Tuesday morning, a 26-year-old man went on a killing spree at a center for disabled people in Sagamihara. Satoshi Uematsu killed 19 people and injured 26 more at the center where he had worked until February. The horrific crime is the worst mass murder in Japan since World War II.
Uematsu turned himself into police around 3 am with a bag of bloody knives. According the the Japan Times, he surrendered to police immediately after the killing spree, 15 minutes after staff at the Tsukui Yamayuri En center called police. “I did it,” police quoted Uematsu as saying. “It’s better that the disabled disappear.”
Uematsu had made threats against the disabled before. Uematsu worked at the center–which is a residential care center for adults with mental and physical disabilities–from December 2012 until February 2016. He’d apparently begun to verbally abuse residents of the center and when reprimanded, suddenly quit. As the Japan Times reports, in mid-February Uematsu tried to deliver a handwritten letter to the speaker of the Lower House. In the letter he alleged outlined his plans:
“I dream of a world where the disabled can die in peace,” Uematsu wrote in the letter. “I will carry out the plan without hurting the staffers, and I will turn myself in after I kill the disabled.”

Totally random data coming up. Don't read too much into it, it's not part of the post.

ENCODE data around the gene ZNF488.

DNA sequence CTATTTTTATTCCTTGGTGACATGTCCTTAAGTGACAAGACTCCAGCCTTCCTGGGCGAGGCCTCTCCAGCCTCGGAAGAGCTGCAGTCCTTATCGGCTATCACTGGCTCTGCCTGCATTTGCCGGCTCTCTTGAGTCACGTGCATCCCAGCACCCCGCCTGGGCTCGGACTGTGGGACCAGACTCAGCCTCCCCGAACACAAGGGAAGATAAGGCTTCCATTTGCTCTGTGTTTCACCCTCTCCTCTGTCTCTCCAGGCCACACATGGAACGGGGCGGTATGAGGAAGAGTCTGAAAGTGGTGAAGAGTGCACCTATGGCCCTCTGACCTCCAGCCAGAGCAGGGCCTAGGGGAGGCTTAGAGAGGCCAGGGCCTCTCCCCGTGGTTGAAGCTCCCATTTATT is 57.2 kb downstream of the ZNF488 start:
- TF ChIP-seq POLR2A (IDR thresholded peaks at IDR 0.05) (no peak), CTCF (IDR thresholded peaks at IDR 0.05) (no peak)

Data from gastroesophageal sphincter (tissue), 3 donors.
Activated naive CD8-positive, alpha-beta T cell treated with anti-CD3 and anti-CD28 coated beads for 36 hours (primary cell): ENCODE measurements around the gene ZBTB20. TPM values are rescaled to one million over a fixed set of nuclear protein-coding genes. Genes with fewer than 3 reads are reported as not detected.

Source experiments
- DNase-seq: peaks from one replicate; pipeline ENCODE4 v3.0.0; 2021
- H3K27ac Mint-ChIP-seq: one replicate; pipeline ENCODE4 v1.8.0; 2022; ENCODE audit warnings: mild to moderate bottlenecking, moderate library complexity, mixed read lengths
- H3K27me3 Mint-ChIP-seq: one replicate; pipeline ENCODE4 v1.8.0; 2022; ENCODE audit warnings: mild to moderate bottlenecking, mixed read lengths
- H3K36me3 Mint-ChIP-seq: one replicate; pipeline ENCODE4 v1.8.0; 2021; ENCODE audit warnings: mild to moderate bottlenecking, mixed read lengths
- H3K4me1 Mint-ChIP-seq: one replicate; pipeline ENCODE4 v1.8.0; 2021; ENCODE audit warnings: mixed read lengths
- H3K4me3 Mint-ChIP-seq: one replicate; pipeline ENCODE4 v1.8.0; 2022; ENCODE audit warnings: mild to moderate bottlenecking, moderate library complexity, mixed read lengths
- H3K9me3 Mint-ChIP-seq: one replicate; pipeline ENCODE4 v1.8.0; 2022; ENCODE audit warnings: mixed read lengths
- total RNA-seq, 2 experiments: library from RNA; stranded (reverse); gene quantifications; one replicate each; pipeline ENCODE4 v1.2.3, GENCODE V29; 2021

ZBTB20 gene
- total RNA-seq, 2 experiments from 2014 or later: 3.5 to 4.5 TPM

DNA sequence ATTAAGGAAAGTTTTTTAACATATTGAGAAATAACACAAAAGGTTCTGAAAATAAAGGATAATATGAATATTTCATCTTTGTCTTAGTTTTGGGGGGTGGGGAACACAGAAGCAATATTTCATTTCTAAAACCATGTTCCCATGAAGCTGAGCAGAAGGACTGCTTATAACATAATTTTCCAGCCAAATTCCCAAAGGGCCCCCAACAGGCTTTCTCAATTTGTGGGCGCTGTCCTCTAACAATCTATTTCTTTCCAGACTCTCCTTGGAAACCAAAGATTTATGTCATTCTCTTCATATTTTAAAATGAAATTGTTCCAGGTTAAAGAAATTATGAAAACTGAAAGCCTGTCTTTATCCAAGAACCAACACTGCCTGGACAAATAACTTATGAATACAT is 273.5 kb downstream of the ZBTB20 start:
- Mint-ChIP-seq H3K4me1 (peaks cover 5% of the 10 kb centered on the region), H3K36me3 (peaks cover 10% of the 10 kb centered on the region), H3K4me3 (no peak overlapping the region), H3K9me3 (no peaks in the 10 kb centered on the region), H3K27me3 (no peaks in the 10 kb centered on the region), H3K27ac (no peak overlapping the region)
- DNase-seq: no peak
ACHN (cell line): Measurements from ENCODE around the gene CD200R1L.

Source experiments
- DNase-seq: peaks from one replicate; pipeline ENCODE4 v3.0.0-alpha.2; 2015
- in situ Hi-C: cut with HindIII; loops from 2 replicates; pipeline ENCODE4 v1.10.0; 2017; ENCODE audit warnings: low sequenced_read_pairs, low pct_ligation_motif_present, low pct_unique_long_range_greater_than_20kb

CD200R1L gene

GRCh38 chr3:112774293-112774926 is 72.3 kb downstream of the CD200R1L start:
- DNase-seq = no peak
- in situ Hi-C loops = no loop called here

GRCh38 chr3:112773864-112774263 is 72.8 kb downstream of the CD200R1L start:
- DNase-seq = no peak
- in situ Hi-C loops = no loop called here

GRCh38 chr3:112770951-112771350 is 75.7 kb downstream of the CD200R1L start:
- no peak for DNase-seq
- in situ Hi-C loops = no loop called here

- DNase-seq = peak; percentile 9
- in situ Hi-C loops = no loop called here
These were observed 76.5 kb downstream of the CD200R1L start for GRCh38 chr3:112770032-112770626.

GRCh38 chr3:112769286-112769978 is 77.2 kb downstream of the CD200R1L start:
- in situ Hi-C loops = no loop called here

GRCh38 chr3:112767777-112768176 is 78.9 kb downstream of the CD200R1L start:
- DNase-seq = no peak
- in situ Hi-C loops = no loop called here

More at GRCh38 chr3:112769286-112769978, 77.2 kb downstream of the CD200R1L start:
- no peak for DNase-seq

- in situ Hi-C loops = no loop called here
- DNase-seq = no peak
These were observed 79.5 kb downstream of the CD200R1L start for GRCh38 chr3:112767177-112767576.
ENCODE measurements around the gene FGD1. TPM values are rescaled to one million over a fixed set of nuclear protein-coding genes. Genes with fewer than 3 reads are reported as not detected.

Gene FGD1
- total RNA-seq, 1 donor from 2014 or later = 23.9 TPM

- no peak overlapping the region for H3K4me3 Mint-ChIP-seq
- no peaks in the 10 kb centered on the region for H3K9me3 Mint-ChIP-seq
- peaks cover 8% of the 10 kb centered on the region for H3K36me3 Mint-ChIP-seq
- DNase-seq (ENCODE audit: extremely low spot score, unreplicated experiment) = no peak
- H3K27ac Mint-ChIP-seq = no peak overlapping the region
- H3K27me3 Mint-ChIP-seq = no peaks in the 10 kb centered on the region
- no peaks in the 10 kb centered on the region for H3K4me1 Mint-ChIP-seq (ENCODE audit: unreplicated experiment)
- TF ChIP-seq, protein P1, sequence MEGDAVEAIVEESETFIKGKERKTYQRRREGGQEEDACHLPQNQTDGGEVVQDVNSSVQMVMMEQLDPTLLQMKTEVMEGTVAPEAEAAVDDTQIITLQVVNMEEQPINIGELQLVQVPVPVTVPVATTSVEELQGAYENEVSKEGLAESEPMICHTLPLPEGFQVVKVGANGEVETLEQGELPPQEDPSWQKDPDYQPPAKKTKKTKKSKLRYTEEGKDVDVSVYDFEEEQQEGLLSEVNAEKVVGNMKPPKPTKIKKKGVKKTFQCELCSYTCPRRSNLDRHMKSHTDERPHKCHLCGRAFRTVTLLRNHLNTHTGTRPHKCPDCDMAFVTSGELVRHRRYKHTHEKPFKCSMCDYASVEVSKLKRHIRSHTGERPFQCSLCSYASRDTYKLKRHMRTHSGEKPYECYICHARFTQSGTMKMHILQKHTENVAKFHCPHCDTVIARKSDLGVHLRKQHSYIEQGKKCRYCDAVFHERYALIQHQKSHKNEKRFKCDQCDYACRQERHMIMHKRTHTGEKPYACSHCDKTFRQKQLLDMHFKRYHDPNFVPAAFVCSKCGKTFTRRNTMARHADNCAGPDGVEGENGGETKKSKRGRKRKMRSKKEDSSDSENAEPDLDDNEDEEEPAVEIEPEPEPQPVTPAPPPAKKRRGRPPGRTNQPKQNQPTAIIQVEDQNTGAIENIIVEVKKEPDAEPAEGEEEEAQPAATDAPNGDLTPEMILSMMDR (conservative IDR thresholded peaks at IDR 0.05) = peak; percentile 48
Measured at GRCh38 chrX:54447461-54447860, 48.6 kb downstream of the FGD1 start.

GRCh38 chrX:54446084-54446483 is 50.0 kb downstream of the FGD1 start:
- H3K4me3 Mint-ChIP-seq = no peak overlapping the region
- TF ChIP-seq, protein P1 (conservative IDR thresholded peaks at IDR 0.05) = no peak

The letter also said he felt “sorry” for people with disabilities, many of whom were bound to wheelchairs for life. He further wrote that many of them had no contact with their family members.
After the letter incident, Uematsu was questioned by police and then hospitalized until March. It appears that the details reported from the letter match Uematsu’s crime. In the letter he said he’d attack the center at night, tie up staff, and then turn himself in.
Many issues have been raised in the wake of such a shocking crime. Japan, where the murder rate is among the lowest in the world, is not often the site of such mass killings. Many note that mass killings are rare in Japan in part because guns are not easily available. Japan’s homicide rate is 0.3 per 100,000 people, according to OECD data. In contrast, here are 5.2 homicides per 100,000 people in the United States. In Japan, those rare few mass killings that do happen are typically knife attacks.
On June 8, 2008, Tomohiro Kato went on a stabbing spree at a Tokyo shopping center, killing seven. He said he was “tired of life.” Exactly seven years before, on June 8, 2001, Mamoru Takuma killed eight children at the primary school where he’d previously been a janitor. What these incidents have in common (and indeed, what they have in common with many mass killings around the world) is a disaffected and often mentally destabilized man, warning signs either overlooked or dismissed, and in the end a barbaric crime.
Some have pointed to societal factors limiting mass killings in Japan, and likewise at the breakdown of previous societal norms as a factor when such events do occur. A communal culture with emphasis on honor and avoiding shame, as Nevin Thompson noted for Quartz, may factor into the low crime and murder rates in Japan.
Hideki Kiyoshima, a Kindai University professor researching social networks and violence interviewed by the Wall Street Journal said, “In old Japan, people would stop [a crime]. That’s the deterrence and monitoring capability of villages. That has collapsed in the current age.”
What happens next very well may follow precedent. Takuma was hanged in 2004 and Kato’s death sentence was upheld last year.